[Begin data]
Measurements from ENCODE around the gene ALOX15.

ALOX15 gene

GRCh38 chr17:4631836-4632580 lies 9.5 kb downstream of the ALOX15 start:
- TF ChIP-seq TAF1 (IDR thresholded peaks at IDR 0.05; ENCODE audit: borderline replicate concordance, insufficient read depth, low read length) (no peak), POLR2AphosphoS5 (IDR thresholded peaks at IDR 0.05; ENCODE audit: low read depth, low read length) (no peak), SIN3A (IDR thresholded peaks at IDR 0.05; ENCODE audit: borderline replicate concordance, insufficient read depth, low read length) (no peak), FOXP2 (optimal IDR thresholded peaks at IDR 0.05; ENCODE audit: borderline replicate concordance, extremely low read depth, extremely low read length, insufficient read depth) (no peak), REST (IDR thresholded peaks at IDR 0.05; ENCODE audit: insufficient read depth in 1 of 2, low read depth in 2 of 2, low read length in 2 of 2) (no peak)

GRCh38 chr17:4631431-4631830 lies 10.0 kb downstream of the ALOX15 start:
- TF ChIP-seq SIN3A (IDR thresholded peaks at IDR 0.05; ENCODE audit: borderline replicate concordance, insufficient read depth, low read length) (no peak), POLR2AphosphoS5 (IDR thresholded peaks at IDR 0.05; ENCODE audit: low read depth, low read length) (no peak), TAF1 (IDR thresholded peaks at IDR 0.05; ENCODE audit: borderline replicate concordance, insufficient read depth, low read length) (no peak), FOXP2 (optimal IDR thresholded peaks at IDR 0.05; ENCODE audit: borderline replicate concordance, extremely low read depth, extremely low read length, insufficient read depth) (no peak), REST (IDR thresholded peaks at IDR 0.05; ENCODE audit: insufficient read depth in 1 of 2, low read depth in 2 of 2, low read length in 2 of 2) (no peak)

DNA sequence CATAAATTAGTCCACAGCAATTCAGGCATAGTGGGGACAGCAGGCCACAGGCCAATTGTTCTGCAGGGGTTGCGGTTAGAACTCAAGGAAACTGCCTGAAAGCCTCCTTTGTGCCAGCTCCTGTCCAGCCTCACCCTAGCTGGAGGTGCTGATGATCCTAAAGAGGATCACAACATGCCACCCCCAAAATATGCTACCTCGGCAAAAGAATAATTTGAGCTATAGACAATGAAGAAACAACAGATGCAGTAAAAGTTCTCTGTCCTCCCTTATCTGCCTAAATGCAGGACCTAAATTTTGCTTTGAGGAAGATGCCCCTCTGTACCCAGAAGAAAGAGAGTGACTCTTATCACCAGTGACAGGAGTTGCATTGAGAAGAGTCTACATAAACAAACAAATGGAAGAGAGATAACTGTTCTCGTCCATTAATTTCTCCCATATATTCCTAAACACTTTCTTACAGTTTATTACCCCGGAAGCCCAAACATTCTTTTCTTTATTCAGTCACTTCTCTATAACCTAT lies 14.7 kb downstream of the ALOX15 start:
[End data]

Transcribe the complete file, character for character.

Measurements from ENCODE around the gene ALOX15.

ALOX15 gene

GRCh38 chr17:4631836-4632580 lies 9.5 kb downstream of the ALOX15 start:
- TF ChIP-seq TAF1 (IDR thresholded peaks at IDR 0.05; ENCODE audit: borderline replicate concordance, insufficient read depth, low read length) (no peak), POLR2AphosphoS5 (IDR thresholded peaks at IDR 0.05; ENCODE audit: low read depth, low read length) (no peak), SIN3A (IDR thresholded peaks at IDR 0.05; ENCODE audit: borderline replicate concordance, insufficient read depth, low read length) (no peak), FOXP2 (optimal IDR thresholded peaks at IDR 0.05; ENCODE audit: borderline replicate concordance, extremely low read depth, extremely low read length, insufficient read depth) (no peak), REST (IDR thresholded peaks at IDR 0.05; ENCODE audit: insufficient read depth in 1 of 2, low read depth in 2 of 2, low read length in 2 of 2) (no peak)

GRCh38 chr17:4631431-4631830 lies 10.0 kb downstream of the ALOX15 start:
- TF ChIP-seq SIN3A (IDR thresholded peaks at IDR 0.05; ENCODE audit: borderline replicate concordance, insufficient read depth, low read length) (no peak), POLR2AphosphoS5 (IDR thresholded peaks at IDR 0.05; ENCODE audit: low read depth, low read length) (no peak), TAF1 (IDR thresholded peaks at IDR 0.05; ENCODE audit: borderline replicate concordance, insufficient read depth, low read length) (no peak), FOXP2 (optimal IDR thresholded peaks at IDR 0.05; ENCODE audit: borderline replicate concordance, extremely low read depth, extremely low read length, insufficient read depth) (no peak), REST (IDR thresholded peaks at IDR 0.05; ENCODE audit: insufficient read depth in 1 of 2, low read depth in 2 of 2, low read length in 2 of 2) (no peak)

DNA sequence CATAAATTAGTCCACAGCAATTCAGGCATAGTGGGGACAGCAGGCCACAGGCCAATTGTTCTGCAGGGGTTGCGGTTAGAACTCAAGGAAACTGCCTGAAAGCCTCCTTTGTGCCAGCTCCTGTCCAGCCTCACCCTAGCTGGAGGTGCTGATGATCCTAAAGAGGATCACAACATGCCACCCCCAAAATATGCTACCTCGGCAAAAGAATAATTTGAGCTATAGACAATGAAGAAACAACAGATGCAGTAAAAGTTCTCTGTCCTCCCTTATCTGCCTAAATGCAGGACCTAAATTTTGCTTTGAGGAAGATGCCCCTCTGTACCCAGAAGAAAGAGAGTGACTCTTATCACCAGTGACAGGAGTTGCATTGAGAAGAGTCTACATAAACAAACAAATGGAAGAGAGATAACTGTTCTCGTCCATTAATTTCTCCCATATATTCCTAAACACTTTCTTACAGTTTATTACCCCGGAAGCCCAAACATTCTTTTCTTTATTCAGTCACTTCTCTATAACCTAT lies 14.7 kb downstream of the ALOX15 start: